On Tuesday, the Pennsylvania District Attorneys Association announced the state’s first standard set of protocols relating to eyewitness identification.
The association’s best practices committee had been working since 2014 to create a standard protocol for police departments in the state. Among the adopted recommendations is “blind” administration, where the officer administering a line-up does not know the identity of the suspect.
Other recommendations include documenting the witness’ responses during lineups and advising them that the actual perpetrators may not be present in the lineup.
The policy falls short of the recommendations put forth by the National Academy of Sciences in its landmark 2014 report in that it does not require police to gauge the witness’ level of confidence in their identification with documented confidence statements.
“The reason a statement of confidence is so important is that confidence can be inflated” over time, Innocence Project Policy Director Rebecca Brown told radio station WHYY. Positive feedback can make a witness more confident in his or her identification, leading police to build a case on bad evidence.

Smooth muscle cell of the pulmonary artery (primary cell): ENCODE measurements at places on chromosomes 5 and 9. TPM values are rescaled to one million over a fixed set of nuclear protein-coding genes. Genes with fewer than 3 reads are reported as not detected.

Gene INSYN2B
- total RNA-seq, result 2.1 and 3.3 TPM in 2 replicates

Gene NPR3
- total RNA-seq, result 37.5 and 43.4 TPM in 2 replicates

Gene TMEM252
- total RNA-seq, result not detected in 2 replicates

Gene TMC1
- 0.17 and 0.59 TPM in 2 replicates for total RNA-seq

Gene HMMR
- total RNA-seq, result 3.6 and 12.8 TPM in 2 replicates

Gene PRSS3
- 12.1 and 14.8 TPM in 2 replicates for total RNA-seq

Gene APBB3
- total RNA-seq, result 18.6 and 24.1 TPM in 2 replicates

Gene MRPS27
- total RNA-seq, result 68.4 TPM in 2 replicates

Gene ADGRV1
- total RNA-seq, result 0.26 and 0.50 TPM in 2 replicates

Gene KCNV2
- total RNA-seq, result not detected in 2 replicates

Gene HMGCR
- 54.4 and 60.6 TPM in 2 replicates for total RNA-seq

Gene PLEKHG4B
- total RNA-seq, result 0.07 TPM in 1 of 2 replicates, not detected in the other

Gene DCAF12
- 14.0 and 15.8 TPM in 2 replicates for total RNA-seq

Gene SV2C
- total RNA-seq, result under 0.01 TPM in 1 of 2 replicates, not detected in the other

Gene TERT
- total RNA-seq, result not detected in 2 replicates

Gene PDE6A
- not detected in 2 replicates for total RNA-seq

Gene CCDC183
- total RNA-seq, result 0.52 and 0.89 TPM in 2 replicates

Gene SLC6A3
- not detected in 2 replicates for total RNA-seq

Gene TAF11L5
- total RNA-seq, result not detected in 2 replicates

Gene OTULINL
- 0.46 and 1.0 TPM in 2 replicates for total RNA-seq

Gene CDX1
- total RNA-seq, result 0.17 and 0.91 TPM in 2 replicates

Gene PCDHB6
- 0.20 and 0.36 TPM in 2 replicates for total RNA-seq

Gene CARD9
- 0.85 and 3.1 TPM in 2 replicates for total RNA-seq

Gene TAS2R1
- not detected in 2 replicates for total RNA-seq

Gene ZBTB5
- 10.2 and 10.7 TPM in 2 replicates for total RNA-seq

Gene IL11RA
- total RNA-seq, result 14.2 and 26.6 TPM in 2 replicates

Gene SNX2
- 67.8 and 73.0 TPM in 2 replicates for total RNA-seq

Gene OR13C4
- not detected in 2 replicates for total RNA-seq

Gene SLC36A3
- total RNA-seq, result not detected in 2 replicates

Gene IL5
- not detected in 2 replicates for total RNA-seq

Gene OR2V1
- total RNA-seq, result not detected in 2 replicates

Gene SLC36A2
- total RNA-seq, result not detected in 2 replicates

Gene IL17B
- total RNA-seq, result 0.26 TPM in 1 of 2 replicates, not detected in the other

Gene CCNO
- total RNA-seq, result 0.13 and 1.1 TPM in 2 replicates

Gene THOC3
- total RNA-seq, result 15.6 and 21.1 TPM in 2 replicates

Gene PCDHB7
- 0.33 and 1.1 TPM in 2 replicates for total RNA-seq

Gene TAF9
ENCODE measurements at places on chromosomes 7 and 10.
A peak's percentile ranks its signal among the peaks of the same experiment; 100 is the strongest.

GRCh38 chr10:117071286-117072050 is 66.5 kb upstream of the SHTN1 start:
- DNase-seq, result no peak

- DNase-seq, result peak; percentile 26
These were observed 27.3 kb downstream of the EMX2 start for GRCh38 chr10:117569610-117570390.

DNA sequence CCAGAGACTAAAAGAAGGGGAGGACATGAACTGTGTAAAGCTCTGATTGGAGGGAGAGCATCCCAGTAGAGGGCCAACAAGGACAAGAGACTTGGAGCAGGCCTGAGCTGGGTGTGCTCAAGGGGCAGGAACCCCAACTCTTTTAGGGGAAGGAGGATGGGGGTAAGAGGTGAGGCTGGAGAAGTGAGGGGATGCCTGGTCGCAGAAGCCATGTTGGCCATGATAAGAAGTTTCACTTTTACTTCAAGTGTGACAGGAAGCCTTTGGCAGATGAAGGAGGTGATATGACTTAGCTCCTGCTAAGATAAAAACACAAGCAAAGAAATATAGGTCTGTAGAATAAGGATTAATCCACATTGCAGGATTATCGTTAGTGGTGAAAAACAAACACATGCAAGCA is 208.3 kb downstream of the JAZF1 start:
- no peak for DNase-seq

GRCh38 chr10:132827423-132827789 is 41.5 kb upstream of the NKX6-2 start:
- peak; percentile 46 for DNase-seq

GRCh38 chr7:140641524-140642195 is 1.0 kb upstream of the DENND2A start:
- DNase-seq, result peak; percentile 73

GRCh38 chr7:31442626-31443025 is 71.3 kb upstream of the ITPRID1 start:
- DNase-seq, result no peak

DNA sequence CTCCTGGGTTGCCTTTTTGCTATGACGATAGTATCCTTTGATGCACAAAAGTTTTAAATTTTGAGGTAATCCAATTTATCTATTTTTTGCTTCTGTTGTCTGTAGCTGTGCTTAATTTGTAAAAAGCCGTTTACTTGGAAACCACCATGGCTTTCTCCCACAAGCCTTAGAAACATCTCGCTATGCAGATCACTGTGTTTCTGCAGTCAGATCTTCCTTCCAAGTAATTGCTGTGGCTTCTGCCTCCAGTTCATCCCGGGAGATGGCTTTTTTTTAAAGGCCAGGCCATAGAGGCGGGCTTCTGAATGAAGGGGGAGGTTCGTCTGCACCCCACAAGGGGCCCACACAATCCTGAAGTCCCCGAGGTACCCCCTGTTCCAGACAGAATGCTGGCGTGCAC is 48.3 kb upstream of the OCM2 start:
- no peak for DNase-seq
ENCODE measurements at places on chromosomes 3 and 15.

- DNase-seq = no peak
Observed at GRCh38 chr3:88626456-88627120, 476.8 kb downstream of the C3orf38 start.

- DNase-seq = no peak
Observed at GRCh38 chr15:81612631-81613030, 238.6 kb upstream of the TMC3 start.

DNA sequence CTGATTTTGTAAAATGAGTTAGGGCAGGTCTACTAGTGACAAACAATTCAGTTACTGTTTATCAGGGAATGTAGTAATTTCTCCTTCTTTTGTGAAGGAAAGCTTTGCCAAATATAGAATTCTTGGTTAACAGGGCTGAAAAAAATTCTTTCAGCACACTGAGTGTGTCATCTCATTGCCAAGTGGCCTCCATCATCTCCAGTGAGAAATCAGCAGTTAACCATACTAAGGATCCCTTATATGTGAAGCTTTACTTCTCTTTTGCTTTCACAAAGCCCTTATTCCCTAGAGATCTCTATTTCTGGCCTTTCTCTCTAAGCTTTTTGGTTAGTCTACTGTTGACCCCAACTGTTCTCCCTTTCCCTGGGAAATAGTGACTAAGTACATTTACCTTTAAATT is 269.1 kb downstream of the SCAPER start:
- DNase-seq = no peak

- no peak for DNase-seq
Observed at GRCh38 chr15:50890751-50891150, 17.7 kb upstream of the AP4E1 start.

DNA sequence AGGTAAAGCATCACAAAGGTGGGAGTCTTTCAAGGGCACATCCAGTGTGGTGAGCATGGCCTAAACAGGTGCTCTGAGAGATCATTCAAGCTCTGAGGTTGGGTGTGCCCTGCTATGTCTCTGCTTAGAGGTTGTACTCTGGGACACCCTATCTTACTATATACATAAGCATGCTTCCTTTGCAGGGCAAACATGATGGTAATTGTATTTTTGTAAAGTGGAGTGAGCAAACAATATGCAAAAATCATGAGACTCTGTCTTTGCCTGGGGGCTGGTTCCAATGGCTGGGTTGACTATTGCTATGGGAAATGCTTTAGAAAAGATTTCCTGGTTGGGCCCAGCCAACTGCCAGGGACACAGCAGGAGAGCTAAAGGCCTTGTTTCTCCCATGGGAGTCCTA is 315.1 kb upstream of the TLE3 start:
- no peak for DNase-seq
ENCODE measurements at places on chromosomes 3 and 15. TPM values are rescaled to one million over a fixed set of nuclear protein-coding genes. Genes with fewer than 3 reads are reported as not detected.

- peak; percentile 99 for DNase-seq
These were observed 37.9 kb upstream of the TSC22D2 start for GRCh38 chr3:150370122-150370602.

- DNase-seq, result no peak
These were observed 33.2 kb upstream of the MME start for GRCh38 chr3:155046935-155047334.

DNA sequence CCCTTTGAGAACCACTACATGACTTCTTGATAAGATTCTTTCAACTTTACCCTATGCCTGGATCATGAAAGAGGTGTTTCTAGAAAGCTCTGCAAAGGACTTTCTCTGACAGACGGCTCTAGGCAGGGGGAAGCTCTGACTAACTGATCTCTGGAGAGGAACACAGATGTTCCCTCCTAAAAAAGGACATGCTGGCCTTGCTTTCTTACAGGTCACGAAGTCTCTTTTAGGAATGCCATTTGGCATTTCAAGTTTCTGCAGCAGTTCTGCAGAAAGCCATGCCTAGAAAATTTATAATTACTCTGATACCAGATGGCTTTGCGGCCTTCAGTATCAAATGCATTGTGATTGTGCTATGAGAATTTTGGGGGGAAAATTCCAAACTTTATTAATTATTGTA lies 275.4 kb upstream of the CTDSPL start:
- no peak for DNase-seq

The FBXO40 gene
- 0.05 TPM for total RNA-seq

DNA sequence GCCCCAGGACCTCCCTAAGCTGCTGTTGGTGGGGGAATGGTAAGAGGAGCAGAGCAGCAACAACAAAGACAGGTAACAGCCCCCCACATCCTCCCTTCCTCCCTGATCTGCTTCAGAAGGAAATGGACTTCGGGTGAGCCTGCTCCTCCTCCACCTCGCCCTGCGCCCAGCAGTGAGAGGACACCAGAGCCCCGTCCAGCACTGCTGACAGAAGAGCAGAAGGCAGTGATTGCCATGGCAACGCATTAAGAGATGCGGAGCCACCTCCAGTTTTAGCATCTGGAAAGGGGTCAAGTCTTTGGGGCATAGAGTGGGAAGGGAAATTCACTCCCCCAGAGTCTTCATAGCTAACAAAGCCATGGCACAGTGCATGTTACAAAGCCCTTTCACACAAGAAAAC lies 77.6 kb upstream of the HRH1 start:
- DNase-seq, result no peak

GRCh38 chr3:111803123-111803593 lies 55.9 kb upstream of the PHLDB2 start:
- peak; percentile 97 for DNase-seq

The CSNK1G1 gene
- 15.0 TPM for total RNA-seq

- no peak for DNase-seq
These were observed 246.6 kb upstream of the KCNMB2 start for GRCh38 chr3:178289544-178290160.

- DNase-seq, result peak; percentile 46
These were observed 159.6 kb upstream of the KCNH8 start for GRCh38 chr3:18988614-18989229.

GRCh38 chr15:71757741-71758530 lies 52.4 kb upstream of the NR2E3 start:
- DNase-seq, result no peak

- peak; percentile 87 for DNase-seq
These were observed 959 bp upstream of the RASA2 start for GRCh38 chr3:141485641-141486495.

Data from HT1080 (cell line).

“Unfortunately, in this area, the measure relating to capturing post-identification certainty by the witness is unscientific. Asking a witness how they recognize an individual is very different from asking the witness how confident he or she is in the identification that has been made,” Brown said.
Eyewitness misidentification is the greatest contributing factor to wrongful convictions proven by DNA testing, playing a role in more than 70% of convictions overturned through DNA testing nationwide.
Listen to the WHYY broadcast here.